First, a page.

Congress may have failed to pass a comprehensive climate bill, but that isn't stopping the Environmental Protection Agency from making some aggressive rules of its own. The EPA announced this week that it will propose a set of new standards for oil refineries and power plants by next July, under the Clean Air Act.
As part of the EPA's plan, standards for power plants will be proposed by July 2011, and confirmed by May 2012. Standards for oil refineries will be proposed by December of next year, and issued in complete form by November of 2012.
The EPA has only offered dates, not the actual regulations. But that hasn't stopped organizations on both sides of the fence from voicing their opinions. Unsurprisingly, the National Petrochemical & Refiners Association is opposed to the idea. "Regulations can't create technology that doesn't exist or change the laws of physics and economics, so the only way to comply with EPA's proposals would be to inflict massive increases in energy costs and massive increases in unemployment on families across our nation," said Charles T. Drevna, president of NPRA, in a statement.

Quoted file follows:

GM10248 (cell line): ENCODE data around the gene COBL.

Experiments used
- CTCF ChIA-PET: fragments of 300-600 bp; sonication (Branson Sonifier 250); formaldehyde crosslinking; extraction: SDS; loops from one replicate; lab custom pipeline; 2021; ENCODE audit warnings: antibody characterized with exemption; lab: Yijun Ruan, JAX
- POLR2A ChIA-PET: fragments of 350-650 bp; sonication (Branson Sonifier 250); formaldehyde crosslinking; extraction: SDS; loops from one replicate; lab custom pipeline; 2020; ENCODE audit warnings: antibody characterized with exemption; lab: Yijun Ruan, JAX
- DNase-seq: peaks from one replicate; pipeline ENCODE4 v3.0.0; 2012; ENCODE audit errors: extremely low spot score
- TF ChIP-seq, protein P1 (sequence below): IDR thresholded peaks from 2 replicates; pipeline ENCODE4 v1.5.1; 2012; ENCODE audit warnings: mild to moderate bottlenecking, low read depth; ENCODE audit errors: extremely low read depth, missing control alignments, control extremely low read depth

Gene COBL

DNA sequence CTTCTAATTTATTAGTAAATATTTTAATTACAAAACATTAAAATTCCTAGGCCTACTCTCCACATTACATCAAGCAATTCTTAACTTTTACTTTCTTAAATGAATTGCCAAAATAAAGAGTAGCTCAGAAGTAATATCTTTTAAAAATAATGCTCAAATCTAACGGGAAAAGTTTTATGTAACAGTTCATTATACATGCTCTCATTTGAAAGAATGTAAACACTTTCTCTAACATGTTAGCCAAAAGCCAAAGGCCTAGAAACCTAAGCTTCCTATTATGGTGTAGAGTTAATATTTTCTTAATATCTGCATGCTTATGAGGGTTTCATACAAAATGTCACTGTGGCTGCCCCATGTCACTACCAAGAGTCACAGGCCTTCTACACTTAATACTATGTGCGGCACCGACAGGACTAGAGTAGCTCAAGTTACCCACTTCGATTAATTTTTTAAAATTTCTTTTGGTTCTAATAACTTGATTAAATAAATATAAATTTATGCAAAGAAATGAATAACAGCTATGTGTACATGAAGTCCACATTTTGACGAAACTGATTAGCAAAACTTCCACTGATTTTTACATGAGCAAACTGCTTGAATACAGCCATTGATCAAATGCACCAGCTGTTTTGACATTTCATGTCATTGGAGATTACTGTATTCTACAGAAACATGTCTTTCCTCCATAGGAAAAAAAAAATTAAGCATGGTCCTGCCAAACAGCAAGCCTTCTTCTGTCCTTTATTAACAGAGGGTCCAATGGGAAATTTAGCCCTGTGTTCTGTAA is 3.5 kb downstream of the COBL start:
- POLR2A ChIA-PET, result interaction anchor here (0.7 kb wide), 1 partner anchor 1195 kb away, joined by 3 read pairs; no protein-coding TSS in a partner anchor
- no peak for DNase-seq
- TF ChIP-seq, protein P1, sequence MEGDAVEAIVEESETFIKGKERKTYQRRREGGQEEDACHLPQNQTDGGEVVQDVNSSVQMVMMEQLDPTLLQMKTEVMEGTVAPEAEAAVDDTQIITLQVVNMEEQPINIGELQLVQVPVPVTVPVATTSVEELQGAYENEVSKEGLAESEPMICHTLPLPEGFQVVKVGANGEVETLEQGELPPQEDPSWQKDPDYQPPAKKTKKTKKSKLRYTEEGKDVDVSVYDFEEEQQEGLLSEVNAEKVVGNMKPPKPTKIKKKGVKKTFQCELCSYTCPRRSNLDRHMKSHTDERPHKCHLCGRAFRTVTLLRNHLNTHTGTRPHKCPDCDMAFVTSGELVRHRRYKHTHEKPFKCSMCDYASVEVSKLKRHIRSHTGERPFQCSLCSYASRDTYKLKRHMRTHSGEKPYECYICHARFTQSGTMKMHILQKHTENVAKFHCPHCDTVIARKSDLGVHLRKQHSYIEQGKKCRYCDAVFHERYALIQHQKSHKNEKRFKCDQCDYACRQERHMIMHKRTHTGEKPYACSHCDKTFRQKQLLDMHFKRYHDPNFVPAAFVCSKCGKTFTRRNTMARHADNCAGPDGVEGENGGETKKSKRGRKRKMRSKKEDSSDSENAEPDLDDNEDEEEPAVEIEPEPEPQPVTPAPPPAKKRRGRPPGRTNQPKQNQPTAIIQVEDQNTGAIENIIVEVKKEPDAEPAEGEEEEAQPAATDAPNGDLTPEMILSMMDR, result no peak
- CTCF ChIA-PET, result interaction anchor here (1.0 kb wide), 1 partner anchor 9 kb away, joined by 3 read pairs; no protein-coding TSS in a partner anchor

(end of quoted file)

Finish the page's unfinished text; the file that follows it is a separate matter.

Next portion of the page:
The NRDC, on the other hand, is supportive of the plan. "The EPA’s forthcoming standards will be based on available and affordable measures to clean up the two industries responsible for the most pollution that drives climate change," said David Doniger, Policy Director, NRDC Climate Center, in a statement. "Clear pollution control standards also will help these industries plan future investments, fuel the economic recovery, and create jobs."
In California, polluters will get hit doubly hard—first with the EPA standards, and then with the country's first major cap and trade system. So while a climate bill isn't in the cards, there are still incentives for power plants, oil refineries, and other industrial polluters to shape up.